Can't say we ever had any serious rain in all that time. Little showers and some fog on the French side, sure, but the Spanish side was ... hot and dry. This is normal. Bugs - few, very few.

Modifying the tent site is a NO-NO. A simple bathtub floor will be quite adequate. But watch out for condensation if you close the tent up! It WILL happen. The Atko will certainly cope.

Miguel Arboleda
(butuki) - MLife

Locale: Kanto Plain, Japan
Re: Use of groundsheet in torrential rain! on 04/15/2007 06:12:39 MDT Print View

It's in French, but these guys spend a lot of time in the Pyrenees and have quite a few photos of ultralight setups that they use. I hope you can navigate the site. Some really great UL stuff.

John S.
(jshann) - F
Re: Use of groundsheet in torrential rain! on 04/15/2007 07:18:00 MDT Print View

Roman Dial explains his method when the ground is wet in a post somewhere here or over at the arctic1000 site.

John Davis
(JNDavis) - F

Locale: Isle of Man
Use of groundsheet in torrential rain! on 04/17/2007 13:17:03 MDT Print View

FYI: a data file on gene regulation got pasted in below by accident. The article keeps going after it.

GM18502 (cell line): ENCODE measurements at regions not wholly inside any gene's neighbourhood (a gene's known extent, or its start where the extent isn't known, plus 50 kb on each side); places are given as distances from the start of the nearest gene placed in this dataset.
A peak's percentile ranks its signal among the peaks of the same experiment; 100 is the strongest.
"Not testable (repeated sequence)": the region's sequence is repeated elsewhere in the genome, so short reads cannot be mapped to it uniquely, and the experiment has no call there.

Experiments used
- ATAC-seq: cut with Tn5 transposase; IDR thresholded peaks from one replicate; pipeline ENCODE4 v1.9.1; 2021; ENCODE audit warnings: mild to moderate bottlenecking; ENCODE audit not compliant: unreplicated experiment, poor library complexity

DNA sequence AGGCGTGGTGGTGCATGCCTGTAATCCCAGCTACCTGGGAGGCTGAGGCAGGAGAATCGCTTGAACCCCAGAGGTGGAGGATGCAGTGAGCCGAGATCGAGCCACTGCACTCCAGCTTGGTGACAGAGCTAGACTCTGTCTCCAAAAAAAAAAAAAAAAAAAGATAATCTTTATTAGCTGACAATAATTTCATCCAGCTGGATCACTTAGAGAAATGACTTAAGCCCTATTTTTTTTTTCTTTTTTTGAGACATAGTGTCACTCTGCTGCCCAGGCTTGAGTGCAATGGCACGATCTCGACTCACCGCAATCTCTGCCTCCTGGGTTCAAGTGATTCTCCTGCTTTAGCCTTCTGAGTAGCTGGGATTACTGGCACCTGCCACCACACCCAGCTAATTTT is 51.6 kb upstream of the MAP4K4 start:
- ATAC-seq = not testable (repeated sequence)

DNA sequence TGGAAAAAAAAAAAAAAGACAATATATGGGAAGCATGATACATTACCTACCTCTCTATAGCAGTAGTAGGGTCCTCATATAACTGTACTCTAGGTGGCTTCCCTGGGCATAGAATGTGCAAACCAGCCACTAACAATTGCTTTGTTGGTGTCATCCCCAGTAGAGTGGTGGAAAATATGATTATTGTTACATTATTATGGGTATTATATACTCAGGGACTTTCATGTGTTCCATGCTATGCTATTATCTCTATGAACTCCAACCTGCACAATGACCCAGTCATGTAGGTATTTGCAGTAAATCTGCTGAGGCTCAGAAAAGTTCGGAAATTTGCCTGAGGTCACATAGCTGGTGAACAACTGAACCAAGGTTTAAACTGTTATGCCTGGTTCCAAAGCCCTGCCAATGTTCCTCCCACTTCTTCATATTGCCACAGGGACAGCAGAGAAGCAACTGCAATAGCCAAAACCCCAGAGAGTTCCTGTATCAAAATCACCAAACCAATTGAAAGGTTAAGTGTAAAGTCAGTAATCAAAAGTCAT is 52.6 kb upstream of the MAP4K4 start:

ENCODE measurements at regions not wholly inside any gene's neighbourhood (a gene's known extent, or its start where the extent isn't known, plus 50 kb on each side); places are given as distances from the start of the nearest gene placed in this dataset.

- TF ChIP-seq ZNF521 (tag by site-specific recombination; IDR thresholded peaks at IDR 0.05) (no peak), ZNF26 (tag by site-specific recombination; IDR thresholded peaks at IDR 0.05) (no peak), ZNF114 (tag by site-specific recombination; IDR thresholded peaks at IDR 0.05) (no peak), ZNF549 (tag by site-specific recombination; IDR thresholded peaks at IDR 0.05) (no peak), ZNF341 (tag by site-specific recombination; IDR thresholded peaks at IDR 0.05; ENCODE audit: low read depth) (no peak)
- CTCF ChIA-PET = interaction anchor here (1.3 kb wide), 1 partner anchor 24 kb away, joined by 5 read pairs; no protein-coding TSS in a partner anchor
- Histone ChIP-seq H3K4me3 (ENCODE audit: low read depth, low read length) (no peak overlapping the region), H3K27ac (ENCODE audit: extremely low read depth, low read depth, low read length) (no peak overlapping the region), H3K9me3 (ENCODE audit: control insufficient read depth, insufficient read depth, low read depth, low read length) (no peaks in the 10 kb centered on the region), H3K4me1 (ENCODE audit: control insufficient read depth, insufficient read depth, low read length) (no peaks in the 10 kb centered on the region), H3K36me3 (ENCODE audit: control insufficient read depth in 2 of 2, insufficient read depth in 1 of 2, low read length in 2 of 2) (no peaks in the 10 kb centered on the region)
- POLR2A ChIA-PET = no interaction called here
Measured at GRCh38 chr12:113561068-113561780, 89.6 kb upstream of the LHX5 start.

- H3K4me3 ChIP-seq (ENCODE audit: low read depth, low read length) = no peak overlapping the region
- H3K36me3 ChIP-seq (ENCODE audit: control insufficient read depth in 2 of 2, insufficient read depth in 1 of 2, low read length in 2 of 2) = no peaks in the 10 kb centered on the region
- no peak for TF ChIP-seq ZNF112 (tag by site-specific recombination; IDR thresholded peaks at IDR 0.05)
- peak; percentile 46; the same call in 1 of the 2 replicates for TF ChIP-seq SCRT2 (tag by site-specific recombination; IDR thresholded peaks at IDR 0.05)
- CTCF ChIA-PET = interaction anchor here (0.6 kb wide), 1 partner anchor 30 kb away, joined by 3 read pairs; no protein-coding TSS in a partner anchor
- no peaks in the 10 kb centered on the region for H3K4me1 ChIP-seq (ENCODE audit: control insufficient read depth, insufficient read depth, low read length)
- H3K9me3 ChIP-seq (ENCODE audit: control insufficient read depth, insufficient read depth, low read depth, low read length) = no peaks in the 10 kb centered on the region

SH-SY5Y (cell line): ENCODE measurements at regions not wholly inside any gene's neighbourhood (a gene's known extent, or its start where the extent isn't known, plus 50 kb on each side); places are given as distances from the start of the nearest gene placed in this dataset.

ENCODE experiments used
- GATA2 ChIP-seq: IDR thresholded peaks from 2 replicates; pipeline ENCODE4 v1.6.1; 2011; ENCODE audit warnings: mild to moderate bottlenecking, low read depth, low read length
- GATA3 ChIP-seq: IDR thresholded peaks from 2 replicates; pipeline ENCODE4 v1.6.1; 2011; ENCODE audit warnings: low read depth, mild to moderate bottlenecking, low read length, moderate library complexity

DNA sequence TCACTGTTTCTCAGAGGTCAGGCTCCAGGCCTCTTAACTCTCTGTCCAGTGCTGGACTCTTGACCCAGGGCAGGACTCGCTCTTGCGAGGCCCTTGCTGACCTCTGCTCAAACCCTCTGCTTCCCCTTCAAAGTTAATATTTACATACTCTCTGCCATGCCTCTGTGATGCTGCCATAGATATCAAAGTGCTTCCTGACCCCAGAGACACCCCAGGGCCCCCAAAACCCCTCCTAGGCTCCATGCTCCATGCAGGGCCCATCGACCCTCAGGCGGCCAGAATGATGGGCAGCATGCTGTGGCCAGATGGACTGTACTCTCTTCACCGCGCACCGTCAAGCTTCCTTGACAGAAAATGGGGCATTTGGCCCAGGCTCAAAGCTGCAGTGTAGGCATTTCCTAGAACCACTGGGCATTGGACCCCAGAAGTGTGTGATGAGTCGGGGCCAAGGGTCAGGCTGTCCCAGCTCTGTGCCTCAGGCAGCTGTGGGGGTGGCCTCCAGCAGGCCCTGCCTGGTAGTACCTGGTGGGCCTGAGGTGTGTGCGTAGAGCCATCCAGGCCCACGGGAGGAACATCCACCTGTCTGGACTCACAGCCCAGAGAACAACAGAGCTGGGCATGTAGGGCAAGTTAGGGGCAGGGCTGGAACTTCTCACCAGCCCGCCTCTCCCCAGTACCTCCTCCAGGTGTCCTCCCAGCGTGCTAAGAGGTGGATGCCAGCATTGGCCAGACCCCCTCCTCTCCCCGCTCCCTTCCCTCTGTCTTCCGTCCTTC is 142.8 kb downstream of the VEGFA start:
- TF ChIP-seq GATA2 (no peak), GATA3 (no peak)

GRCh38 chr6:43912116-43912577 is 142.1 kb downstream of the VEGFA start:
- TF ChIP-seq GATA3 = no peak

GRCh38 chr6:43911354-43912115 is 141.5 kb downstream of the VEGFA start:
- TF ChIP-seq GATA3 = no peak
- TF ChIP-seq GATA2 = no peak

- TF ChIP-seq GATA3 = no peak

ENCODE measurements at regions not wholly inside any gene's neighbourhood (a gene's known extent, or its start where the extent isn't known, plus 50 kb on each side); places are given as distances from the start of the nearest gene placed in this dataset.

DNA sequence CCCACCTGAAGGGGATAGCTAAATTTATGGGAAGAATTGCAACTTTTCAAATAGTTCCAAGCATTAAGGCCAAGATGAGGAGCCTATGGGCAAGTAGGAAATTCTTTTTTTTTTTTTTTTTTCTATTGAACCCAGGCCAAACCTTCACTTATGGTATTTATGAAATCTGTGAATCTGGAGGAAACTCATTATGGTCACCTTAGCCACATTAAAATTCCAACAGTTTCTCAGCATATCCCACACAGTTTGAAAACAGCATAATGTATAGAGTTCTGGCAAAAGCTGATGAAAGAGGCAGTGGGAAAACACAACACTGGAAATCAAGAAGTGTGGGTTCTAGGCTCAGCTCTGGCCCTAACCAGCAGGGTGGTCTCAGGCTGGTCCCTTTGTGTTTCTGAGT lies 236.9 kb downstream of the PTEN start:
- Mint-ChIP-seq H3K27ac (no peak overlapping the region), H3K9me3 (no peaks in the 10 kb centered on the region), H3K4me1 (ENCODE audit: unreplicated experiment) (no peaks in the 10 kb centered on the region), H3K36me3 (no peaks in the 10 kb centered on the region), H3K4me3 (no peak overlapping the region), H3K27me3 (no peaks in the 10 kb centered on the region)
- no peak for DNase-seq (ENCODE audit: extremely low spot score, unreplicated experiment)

I've had two two week hikes and a week of cycle-touring in the Pyrenees. Storms seen: two -ish. The first featured lots of rain and not much wind. The second was so windy that I had to walk off the mountain in the dark, because my TNF Tadpole was not happy after the wind did a 180, but little rain fell. An Akto in a well-chosen pitch is going to cope, without too much trouble. Unless you've worn out the original, inner groundsheet. Water between a footprint and a healthy groundsheet is not going to be a problem in the Akto. Been there and done that.

I totally agree with the negative comments about drainage ditches. They last a very long time. However, hypocrite that I am, given the state of my Tadpole's groundsheet, I exploited drainage ditches dug by previous campers during the stair-rods storm mentioned above. And they did a great job.

You probably ought to try out one of the big huts in the Pyrenees, just for the experience, and a stormy night could be a good excuse.

Laurence Elliott
(ponderingloz) - F
Conclusion on 04/20/2007 09:13:21 MDT Print View

Thanks. I think its wise to be cautious and take the inner tent. The thought of a totally soaked down bag is too horrible to bear!

Another interesting thread